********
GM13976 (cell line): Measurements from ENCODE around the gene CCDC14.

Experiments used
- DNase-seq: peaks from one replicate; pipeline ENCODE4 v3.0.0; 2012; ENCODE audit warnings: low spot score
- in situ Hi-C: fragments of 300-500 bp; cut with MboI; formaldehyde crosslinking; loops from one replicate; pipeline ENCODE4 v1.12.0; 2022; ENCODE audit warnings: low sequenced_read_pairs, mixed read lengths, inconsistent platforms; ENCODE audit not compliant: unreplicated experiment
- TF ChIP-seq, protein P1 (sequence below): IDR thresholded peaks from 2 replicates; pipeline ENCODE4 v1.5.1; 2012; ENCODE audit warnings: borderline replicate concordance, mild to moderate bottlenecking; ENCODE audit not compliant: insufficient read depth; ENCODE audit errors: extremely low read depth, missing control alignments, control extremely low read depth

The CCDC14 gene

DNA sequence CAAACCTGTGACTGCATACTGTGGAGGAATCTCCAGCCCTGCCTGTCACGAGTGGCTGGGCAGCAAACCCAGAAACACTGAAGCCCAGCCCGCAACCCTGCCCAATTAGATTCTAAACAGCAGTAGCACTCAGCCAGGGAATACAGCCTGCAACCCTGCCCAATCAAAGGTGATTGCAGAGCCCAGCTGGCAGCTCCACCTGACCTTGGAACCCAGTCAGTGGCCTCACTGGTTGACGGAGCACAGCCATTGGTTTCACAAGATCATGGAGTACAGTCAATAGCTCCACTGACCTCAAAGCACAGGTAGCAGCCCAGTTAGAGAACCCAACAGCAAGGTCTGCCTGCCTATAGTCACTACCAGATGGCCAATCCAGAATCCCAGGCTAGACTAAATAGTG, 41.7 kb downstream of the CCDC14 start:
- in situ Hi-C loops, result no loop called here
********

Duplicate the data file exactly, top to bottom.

GM13976 (cell line): Measurements from ENCODE around the gene CCDC14.

Experiments used
- DNase-seq: peaks from one replicate; pipeline ENCODE4 v3.0.0; 2012; ENCODE audit warnings: low spot score
- in situ Hi-C: fragments of 300-500 bp; cut with MboI; formaldehyde crosslinking; loops from one replicate; pipeline ENCODE4 v1.12.0; 2022; ENCODE audit warnings: low sequenced_read_pairs, mixed read lengths, inconsistent platforms; ENCODE audit not compliant: unreplicated experiment
- TF ChIP-seq, protein P1 (sequence below): IDR thresholded peaks from 2 replicates; pipeline ENCODE4 v1.5.1; 2012; ENCODE audit warnings: borderline replicate concordance, mild to moderate bottlenecking; ENCODE audit not compliant: insufficient read depth; ENCODE audit errors: extremely low read depth, missing control alignments, control extremely low read depth

The CCDC14 gene

DNA sequence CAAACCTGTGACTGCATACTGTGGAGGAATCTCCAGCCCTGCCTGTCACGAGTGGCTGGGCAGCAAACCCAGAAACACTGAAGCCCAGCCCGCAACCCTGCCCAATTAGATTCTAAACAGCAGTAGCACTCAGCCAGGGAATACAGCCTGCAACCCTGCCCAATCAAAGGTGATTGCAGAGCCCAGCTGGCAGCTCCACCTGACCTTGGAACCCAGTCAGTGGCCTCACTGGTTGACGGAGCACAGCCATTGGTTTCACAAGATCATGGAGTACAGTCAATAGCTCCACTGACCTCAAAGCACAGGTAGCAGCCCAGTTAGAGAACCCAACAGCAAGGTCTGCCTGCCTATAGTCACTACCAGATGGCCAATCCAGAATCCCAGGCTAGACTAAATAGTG, 41.7 kb downstream of the CCDC14 start:
- in situ Hi-C loops, result no loop called here